DOC reps talk about restoring commissary at prison
Representatives from the Department of Corrections were back at the Guam Legislature today. And the agency detailed their efforts to restore a commissary within the Mangilao compound.
"It seems like it's 'DOC Week'," quipped Senator Telo Taitague. And today might have been their lucky day, as Committee Chair on Public Safety Senator Pedo Terlaje says DOC just might get what they want, when it comes to reopening a commissary at the central prison.
"Most people that have talked to are in support of this particular bill 800 not only because it would create some kind of funding for the needs of doc but most importantly you mentioned it would restrict the influx of narcotics, not the Department of Corrections," he said.
The Department of Corrections first had a commissary for inmates back in 1993 but it was shutdown in 2015. "Due to issues with the vendors and other legal concerns DOE closed the commissary and reverted back to allowing family members to drop off incoming on a weekly bases," said Major Antone Aguon.
He added that this incoming process is labor intensive and opens the door to allowing contraband to enter the prison. "The reestablishment of a commissary within the adult correctional facility will better serve the prisoner population, decrease contraband redistribute the work load of staff , relieve the prisoners family of the unnecessary burden of looking for items that meets DOC's specifications and just basically improve the overall safety of the facility," he said.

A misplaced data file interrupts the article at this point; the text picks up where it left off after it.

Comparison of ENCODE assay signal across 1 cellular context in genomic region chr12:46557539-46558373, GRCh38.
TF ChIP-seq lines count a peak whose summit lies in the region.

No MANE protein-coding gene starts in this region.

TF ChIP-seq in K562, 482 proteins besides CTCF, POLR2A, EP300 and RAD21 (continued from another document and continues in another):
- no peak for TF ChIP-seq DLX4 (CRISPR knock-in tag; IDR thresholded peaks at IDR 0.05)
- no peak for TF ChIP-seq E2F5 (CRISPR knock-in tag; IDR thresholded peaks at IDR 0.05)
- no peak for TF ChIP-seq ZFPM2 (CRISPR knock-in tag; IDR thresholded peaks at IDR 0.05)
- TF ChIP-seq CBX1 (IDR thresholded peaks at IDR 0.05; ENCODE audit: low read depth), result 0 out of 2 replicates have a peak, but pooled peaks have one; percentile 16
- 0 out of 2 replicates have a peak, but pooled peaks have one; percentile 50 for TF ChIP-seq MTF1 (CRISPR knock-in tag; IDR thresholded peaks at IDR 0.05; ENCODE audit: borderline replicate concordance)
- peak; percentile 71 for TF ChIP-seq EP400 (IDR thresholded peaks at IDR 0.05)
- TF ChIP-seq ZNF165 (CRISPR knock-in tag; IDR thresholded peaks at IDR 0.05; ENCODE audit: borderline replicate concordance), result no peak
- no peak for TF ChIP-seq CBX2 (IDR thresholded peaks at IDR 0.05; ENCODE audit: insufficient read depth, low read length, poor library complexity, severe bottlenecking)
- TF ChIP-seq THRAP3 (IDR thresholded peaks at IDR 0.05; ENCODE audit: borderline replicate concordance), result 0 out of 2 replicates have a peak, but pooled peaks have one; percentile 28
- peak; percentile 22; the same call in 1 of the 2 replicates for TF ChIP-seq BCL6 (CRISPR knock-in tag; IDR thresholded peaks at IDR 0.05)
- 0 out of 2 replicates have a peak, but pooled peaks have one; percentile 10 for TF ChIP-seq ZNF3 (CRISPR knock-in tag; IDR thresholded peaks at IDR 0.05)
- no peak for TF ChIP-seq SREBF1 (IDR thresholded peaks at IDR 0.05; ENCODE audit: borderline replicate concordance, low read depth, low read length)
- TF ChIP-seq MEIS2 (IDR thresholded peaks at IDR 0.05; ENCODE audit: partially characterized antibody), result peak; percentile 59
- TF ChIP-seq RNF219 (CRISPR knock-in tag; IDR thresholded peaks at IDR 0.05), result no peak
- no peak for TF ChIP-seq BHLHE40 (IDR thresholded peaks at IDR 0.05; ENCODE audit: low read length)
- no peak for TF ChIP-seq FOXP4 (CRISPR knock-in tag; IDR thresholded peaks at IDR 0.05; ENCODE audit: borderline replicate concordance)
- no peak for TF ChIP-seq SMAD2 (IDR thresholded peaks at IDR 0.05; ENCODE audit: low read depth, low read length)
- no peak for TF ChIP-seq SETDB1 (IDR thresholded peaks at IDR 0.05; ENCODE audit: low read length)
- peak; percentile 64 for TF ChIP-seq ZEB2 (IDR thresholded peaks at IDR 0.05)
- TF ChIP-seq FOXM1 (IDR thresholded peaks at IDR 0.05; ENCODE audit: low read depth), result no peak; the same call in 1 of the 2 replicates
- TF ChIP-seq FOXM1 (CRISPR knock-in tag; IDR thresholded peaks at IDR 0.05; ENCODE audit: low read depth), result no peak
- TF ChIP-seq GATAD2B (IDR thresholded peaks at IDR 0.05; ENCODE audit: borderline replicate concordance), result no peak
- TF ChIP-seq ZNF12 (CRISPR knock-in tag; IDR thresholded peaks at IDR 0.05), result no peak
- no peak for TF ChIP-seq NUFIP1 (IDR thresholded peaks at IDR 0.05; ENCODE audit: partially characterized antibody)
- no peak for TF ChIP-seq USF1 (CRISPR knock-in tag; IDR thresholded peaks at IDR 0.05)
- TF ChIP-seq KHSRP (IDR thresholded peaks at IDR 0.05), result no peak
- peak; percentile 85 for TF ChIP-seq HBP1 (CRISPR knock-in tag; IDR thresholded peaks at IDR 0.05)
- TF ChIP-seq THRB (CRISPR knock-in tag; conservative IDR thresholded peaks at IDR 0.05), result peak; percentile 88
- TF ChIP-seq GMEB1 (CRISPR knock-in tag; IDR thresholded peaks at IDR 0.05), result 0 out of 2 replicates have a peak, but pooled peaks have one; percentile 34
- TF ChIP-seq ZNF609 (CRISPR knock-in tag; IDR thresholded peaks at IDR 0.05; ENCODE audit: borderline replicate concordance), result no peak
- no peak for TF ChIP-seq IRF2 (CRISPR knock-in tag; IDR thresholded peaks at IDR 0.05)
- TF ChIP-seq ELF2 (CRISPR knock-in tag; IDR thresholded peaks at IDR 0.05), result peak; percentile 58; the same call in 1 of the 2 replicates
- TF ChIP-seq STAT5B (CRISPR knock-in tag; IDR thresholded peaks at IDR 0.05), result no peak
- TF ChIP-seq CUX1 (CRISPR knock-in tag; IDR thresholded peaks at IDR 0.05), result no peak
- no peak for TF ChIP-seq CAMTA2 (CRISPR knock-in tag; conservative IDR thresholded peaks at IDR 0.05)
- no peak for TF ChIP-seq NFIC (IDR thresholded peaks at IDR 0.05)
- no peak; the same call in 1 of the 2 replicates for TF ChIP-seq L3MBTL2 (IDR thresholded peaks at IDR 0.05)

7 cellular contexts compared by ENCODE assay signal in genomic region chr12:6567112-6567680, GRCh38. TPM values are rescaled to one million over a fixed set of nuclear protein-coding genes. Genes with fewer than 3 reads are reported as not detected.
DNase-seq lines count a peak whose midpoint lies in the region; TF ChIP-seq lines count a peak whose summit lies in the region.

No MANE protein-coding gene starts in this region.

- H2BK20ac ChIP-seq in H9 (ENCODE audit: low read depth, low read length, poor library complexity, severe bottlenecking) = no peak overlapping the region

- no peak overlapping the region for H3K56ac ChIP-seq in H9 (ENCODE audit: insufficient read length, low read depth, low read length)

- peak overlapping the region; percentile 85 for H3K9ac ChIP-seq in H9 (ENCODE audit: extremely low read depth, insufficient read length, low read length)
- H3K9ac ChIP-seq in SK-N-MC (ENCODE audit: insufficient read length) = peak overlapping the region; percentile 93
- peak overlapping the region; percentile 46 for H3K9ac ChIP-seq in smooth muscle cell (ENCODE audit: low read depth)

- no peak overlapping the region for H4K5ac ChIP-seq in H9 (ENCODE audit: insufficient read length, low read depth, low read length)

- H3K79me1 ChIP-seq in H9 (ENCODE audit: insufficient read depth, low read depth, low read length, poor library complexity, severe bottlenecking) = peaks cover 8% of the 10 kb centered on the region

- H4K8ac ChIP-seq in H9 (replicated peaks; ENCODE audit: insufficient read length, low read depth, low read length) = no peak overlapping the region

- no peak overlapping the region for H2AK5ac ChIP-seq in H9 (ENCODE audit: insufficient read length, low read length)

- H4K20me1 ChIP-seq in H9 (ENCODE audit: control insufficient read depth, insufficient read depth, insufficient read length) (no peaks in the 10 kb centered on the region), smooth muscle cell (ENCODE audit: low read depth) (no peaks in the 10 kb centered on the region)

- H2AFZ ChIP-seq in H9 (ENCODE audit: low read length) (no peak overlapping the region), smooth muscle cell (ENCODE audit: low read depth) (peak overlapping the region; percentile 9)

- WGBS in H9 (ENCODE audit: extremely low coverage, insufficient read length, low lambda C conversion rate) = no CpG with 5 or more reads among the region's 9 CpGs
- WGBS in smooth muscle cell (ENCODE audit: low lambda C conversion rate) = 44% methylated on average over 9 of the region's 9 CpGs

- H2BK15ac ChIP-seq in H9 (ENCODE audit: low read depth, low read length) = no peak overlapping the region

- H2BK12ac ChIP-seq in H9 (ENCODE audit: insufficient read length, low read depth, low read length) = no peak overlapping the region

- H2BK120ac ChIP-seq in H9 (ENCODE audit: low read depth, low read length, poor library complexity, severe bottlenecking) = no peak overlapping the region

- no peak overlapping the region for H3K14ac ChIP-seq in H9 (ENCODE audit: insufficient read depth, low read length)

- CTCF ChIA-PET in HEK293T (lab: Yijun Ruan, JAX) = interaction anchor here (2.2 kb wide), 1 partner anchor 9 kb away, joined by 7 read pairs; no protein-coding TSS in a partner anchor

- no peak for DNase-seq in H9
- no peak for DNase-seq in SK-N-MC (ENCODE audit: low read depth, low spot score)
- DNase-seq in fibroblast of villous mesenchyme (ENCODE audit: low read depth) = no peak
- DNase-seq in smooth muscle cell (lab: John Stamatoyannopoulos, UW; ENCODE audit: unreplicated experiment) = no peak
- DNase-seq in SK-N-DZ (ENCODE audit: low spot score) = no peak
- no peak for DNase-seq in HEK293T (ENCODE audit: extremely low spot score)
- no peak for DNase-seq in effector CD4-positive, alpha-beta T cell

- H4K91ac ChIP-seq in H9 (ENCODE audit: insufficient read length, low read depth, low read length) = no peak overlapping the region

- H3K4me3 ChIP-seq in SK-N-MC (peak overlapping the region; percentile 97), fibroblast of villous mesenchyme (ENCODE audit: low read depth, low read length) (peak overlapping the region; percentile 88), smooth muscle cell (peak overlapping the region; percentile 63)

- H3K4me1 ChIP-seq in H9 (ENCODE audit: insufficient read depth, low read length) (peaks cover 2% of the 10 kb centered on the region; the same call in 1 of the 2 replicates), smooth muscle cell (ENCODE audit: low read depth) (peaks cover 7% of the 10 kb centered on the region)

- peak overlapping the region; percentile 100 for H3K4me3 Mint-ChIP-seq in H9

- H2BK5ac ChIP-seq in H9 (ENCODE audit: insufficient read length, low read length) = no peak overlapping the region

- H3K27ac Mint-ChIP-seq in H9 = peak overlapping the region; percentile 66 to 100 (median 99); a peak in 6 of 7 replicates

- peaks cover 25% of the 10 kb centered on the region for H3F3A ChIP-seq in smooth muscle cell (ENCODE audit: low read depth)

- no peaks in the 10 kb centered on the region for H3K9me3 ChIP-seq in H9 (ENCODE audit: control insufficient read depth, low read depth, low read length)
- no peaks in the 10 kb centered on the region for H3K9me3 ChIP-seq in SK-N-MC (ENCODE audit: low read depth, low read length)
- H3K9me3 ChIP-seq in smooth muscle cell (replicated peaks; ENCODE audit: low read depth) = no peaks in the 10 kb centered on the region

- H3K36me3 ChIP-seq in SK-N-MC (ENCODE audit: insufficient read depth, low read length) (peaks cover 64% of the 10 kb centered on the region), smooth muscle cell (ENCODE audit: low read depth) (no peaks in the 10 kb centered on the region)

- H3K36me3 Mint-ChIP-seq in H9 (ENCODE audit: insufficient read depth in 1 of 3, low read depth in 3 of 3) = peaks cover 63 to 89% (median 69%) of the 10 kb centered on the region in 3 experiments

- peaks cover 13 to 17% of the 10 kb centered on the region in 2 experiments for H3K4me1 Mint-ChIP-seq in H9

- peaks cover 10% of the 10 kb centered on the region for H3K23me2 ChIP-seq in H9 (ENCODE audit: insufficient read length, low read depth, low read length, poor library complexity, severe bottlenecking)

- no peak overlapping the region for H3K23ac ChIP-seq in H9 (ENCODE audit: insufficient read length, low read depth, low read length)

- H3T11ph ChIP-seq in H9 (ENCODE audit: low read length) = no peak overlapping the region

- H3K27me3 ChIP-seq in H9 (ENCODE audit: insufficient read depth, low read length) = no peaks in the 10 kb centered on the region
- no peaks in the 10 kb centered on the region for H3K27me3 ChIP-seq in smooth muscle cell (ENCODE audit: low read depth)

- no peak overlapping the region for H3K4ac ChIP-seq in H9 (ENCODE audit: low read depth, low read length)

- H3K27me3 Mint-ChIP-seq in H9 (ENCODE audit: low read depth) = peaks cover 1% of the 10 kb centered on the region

Bill 182 would allow DOC to bring on board a vendor to lease space in the Mangilao compound to operate the commissary. Revenues from the contract would go to enhancing inmate welfare and may be used at the discretion of the Director. The idea is to have a cashless system, whereby families wouldn't even have to go to DOC to deposit money. There would also be a better system of accountability in terms of vendor and inmate transactions, something that wasn't done in the past.
"But DOC had no access to track the revenue," he said. "We didn't know what was coming in and that was our concern. So under this new proposal the vendor would be required to provide us these reports maybe annual or monthly and also our proposal requires that it be audited on a certain basis so that we know what money is coming in and making sure the profit the right percentage of money is coming to doc for its intended purposes."
Additionally, DOC would ensure that the vendor is subject to searches to ensure no contraband is coming in. At the end of the day the agency believes it not only would help relieve the stresses on manpower but closing the door to contraband.
Aguon said, "So my main thing is just to slow the contraband and decrease the workload of my visitation officers."
Senator Pedo Terlaje plans to include provisions that would require DOC to provide financial tracking reports as an added measure for accountability.